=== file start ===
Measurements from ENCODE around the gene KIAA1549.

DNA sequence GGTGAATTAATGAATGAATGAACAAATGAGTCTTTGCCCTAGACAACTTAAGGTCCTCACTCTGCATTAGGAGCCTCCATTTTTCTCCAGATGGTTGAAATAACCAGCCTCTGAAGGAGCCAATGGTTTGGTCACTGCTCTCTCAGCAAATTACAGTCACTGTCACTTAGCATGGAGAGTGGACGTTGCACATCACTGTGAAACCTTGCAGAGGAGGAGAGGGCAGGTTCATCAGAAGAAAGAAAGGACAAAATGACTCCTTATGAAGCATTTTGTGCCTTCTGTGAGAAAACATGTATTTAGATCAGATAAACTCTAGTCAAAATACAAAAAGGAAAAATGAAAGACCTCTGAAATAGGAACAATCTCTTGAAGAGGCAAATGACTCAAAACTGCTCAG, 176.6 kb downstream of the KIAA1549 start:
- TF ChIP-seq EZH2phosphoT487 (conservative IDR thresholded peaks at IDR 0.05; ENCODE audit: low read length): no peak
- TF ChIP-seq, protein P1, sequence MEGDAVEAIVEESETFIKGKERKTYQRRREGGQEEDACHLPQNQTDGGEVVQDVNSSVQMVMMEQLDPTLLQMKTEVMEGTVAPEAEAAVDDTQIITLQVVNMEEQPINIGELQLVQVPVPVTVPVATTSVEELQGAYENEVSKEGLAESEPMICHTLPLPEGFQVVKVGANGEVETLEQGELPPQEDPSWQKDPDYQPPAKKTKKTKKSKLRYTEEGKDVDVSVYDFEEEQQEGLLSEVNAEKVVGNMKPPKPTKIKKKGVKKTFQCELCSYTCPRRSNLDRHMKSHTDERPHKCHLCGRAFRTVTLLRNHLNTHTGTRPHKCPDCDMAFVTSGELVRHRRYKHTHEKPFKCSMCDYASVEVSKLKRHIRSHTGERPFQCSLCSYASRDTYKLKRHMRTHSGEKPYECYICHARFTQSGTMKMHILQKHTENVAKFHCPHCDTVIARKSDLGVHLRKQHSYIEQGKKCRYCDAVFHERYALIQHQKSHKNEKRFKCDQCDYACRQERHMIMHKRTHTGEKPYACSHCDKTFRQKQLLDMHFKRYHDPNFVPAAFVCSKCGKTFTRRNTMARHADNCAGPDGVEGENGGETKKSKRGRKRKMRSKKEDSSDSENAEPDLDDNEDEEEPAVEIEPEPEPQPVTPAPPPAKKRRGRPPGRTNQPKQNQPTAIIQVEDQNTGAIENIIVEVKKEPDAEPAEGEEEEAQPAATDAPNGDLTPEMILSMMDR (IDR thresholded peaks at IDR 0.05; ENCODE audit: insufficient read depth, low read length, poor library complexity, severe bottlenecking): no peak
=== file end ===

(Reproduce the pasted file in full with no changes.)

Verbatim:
Measurements from ENCODE around the gene KIAA1549.

DNA sequence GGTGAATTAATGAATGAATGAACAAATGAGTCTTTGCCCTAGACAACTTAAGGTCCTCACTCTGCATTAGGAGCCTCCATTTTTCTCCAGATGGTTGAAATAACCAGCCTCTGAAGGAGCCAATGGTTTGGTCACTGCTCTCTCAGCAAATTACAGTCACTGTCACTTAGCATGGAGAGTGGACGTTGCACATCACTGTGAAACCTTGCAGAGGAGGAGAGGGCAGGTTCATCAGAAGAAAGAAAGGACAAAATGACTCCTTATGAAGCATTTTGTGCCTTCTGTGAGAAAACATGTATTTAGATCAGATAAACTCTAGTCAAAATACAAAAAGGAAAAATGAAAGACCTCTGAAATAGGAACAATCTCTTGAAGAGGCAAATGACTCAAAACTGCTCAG, 176.6 kb downstream of the KIAA1549 start:
- TF ChIP-seq EZH2phosphoT487 (conservative IDR thresholded peaks at IDR 0.05; ENCODE audit: low read length): no peak
- TF ChIP-seq, protein P1, sequence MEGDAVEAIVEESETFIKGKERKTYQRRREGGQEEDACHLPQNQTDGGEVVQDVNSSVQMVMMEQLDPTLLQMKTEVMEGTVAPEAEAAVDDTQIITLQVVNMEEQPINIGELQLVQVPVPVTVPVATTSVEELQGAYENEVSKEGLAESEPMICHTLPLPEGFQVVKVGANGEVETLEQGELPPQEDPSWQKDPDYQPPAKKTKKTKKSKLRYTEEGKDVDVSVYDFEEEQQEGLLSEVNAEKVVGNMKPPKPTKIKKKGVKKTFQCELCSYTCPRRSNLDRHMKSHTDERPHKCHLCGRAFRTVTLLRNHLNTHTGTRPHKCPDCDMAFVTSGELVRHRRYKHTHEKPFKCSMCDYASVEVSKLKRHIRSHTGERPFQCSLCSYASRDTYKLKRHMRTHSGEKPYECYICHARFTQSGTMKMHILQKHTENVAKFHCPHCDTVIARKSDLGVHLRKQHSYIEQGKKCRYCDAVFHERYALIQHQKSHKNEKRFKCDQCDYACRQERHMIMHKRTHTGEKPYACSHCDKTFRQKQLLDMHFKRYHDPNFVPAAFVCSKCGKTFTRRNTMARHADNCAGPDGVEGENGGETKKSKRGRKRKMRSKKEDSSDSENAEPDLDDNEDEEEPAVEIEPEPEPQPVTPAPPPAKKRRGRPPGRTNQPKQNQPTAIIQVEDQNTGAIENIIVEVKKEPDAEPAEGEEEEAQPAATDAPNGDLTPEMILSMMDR (IDR thresholded peaks at IDR 0.05; ENCODE audit: insufficient read depth, low read length, poor library complexity, severe bottlenecking): no peak